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Dead bacteria

><< Whether you have a filter or not, the bacteria are all over your tank, in
> whatever populations the nutrients will sustain.  I think it's absurd to
> think that single-celled organisms have a complex enough metabolism to do
> much adjusting for low nutrient levels.  I tend to think that theirs is a
> digital existance.  They are living, or dying.  >>

What happens to dead bacteria? You say they die so what happens to dead 
bacteria? It's loaded with all kinds of good chemicals for growing more 
bacteria/plants and algae (perhaps in large die offs/quantities etc).
    It has been stated, I feel correctly, that when conditions are good 
most of the nutrients can be utilized by the plants. When these bacteria 
die in the gravel the waste gets nabbed up by the plant's roots primarily
rather than
the other organisms if all is working well.
     Think about it. The bacteria die off in slow small amounts where the 
algae cannot get at it but the roots of plants have very good access to 
this sump of slowly added brew of bacterial fertilizer added in nice small 
constant amounts for plants. A water column approach can be applied also by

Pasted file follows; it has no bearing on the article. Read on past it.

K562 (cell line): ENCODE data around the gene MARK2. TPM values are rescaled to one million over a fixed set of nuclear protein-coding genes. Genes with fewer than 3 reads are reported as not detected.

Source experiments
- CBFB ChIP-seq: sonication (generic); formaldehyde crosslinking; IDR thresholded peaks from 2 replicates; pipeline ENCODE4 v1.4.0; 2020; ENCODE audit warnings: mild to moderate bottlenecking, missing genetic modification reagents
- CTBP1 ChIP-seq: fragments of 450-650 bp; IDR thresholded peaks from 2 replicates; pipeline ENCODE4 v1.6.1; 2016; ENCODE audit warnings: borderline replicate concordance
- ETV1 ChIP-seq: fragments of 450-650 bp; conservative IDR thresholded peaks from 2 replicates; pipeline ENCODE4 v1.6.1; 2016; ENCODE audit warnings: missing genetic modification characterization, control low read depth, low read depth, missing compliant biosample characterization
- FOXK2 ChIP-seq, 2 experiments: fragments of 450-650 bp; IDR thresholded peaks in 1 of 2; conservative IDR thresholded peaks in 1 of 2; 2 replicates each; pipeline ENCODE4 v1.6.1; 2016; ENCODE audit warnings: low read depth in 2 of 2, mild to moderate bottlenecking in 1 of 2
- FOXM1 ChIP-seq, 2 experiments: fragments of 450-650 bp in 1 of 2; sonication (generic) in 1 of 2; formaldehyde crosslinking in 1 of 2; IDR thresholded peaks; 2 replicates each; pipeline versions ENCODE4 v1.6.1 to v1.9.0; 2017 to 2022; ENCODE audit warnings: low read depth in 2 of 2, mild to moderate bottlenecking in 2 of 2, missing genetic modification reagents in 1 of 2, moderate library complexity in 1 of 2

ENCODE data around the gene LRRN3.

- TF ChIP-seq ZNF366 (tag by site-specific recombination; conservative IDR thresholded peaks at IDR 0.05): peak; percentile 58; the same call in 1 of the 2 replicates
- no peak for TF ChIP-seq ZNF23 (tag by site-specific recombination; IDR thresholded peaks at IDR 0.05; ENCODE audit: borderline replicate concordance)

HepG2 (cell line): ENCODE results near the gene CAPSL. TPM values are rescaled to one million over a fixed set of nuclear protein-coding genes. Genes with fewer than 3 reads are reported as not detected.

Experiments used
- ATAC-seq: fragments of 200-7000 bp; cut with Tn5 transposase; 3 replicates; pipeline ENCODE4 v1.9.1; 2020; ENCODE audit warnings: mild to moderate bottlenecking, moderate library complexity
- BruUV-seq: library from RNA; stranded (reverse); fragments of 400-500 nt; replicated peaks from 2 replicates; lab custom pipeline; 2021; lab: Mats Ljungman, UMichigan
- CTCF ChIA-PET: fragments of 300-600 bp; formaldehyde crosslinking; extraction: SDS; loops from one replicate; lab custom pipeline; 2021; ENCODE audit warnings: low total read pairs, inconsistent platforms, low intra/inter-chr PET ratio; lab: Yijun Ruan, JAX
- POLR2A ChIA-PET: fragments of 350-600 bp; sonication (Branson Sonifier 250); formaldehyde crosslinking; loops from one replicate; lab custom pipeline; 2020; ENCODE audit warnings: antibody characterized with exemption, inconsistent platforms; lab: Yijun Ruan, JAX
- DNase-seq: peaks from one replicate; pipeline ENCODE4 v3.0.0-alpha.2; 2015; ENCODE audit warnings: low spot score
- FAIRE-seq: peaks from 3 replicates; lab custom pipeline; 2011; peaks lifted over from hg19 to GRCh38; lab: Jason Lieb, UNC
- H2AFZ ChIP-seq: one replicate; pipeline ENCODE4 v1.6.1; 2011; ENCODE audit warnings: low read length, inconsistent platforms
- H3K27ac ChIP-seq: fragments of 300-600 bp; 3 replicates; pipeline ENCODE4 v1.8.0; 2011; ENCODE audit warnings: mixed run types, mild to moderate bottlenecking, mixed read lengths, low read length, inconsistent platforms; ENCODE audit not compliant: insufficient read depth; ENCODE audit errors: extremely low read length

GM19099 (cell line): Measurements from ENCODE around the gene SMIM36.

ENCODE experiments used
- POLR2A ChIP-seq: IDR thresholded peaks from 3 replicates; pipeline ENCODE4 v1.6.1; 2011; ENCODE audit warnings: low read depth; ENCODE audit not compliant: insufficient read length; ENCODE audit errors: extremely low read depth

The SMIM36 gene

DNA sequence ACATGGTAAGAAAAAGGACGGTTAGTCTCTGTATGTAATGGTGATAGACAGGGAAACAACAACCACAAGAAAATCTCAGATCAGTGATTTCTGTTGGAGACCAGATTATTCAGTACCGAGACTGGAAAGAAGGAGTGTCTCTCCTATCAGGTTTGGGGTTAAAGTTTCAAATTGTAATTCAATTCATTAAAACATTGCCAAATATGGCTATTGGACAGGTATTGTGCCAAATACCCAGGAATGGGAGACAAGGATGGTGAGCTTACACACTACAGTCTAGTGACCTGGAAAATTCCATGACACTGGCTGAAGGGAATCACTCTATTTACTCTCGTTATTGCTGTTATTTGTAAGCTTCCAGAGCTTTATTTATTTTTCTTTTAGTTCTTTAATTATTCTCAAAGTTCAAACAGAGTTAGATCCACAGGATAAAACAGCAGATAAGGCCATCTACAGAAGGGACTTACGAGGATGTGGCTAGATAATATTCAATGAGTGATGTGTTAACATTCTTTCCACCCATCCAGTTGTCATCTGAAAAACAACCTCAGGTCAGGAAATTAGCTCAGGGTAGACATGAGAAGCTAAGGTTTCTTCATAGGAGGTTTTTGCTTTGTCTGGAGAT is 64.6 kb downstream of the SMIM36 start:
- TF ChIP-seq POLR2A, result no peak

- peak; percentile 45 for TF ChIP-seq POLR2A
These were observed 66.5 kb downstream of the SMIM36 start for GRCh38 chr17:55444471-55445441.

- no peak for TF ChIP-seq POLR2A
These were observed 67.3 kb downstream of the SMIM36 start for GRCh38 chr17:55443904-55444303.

adding small amounts at a low constant level.
    What happens when there is a big die off of bacteria? You get a crash
or/and algae. Now why would that happen if the bacteria's role was not an
important nutrient sump? If you remove a filter you remove the source of the
die off so you get no algae bloom/crash etc and an added boost of nutrients.
You were starving the plants before in this case so the growth is not a
result of competition but of *****balance******. Plants and bacteria can
coexist to your advantage not your disadvantage depending on how you apply
it and view it.

Bacteria will always be there and be replaced by new bacteria constantly 
adding new bacterial fertilizer to this system/cycle. Some of the die off 
will be recycled by the bacteria (cannibals). Plants may/do have the upper 
hand when obtaining these nutrients added to the tank but there will always 
be some that are used up by the bacteria adding to this source of 
living/dying/self sustaining fertilizer or sump. 
    Bacteria *can* grow at lower nutrient levels also. They just don't grow 
as fast. They can handle quite a bit of torture actually and have optimum 
ranges(temp,nutrients) etc. Their needs are far less demanding than plants
in almost all 
cases. They can have very complex metabolisms also, even altering their 
genetic make up to adapt to stress and find new sources of food. There's a 
lot we still don't know about many of the metabolic pathways in many cases. 
There are other factors besides nutrient levels to consider like temp, time,

antibacterial agents, growth rates, disturbing the to area where they 
live(as in moving the gravel all over or moving the gravel to another tank 
etc), relationships with other bacteria(there are many in our tanks not just
one) and more that can influence bacterial growth. Saying that nutrients 
alone sustain a quantified population is not looking at the whole 
picture,it is not that simple nor is their metabolism and cycles within a
tank in many cases.

Tom Barr